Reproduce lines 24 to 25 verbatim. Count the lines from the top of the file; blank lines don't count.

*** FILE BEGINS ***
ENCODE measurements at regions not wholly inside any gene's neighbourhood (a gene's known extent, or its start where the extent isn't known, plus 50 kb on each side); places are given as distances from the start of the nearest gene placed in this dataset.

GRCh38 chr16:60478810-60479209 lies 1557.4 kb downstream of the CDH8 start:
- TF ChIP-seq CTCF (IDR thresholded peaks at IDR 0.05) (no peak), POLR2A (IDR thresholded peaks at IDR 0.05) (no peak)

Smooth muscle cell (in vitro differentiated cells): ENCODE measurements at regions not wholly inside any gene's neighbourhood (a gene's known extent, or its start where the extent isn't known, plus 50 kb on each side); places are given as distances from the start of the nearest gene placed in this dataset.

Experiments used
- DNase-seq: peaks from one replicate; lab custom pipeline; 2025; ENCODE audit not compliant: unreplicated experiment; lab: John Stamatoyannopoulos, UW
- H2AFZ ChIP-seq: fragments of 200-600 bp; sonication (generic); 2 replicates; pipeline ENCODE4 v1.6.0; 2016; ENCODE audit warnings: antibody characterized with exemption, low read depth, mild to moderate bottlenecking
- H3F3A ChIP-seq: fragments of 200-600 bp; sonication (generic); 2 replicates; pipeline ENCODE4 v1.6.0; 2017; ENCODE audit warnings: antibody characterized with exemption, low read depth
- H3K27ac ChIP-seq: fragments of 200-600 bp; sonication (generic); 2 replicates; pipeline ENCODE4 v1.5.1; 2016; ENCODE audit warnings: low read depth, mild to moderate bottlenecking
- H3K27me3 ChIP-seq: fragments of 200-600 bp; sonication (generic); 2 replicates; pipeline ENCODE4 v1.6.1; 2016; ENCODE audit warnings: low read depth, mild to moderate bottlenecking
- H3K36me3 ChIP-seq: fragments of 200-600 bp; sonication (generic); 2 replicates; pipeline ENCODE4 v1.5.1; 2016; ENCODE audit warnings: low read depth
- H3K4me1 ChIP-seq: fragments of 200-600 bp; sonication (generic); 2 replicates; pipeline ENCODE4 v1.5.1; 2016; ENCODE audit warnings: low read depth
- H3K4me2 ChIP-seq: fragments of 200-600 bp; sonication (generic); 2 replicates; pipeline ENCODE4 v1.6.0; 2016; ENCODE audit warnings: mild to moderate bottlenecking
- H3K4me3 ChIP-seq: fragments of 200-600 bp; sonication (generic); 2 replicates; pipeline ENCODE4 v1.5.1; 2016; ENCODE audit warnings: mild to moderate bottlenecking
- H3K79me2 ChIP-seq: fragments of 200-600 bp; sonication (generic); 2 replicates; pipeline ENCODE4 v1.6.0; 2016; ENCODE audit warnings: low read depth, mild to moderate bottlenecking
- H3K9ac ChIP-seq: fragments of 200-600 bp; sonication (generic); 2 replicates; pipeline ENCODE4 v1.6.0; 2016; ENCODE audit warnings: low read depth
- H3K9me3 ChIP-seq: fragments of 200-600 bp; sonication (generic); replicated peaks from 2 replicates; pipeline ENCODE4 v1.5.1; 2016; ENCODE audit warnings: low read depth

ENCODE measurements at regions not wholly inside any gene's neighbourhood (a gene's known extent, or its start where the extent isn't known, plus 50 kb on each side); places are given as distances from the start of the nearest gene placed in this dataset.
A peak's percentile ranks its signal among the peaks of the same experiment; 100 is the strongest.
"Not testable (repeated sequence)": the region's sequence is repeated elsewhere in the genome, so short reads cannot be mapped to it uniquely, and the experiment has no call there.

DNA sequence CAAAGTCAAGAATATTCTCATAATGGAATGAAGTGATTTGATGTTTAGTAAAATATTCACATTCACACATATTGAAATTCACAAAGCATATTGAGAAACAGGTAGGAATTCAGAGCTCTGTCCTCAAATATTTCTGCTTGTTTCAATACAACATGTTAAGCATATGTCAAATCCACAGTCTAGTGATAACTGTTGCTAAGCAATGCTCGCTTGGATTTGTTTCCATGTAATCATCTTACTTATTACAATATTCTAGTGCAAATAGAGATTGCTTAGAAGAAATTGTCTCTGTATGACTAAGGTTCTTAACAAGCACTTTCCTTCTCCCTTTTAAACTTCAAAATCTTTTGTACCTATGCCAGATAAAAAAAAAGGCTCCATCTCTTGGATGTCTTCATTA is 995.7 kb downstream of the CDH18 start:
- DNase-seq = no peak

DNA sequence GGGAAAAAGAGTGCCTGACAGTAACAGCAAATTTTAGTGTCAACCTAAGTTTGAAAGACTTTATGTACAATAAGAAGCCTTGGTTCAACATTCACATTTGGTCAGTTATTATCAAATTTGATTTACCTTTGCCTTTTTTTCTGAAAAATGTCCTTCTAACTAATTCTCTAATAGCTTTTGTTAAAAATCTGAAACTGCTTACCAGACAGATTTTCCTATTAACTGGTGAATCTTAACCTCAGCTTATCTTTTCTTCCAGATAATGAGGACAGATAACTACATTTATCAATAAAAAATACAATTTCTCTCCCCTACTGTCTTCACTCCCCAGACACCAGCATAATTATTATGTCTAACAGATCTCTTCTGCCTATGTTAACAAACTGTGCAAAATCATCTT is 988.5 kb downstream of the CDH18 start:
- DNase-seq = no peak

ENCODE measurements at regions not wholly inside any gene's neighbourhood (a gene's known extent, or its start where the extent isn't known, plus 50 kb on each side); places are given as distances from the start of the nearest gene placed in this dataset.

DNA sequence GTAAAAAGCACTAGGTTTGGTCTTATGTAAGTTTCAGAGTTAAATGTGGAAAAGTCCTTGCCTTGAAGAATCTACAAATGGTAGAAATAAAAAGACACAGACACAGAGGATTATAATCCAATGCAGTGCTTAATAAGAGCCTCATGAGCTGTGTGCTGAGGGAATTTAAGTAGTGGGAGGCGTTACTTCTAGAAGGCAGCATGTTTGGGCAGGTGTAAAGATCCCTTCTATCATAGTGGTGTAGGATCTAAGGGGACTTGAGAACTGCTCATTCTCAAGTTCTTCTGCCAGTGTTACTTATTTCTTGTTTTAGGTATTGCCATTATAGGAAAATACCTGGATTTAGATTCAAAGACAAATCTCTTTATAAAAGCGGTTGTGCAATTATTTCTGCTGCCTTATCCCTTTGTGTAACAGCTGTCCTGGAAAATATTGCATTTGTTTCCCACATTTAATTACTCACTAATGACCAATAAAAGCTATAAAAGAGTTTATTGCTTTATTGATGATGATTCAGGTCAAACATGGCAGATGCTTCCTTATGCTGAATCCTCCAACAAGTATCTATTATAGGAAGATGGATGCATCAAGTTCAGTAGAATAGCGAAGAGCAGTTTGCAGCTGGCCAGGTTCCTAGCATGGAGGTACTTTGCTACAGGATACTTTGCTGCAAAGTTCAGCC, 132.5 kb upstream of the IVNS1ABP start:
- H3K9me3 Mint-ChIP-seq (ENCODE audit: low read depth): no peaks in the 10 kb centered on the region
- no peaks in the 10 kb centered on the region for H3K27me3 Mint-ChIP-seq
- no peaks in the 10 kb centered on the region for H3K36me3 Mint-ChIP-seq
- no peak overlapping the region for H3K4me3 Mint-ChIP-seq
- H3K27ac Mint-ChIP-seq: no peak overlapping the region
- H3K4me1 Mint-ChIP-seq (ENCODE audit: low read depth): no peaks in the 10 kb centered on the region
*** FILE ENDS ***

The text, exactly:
- DNase-seq = no peak

ENCODE measurements at regions not wholly inside any gene's neighbourhood (a gene's known extent, or its start where the extent isn't known, plus 50 kb on each side); places are given as distances from the start of the nearest gene placed in this dataset.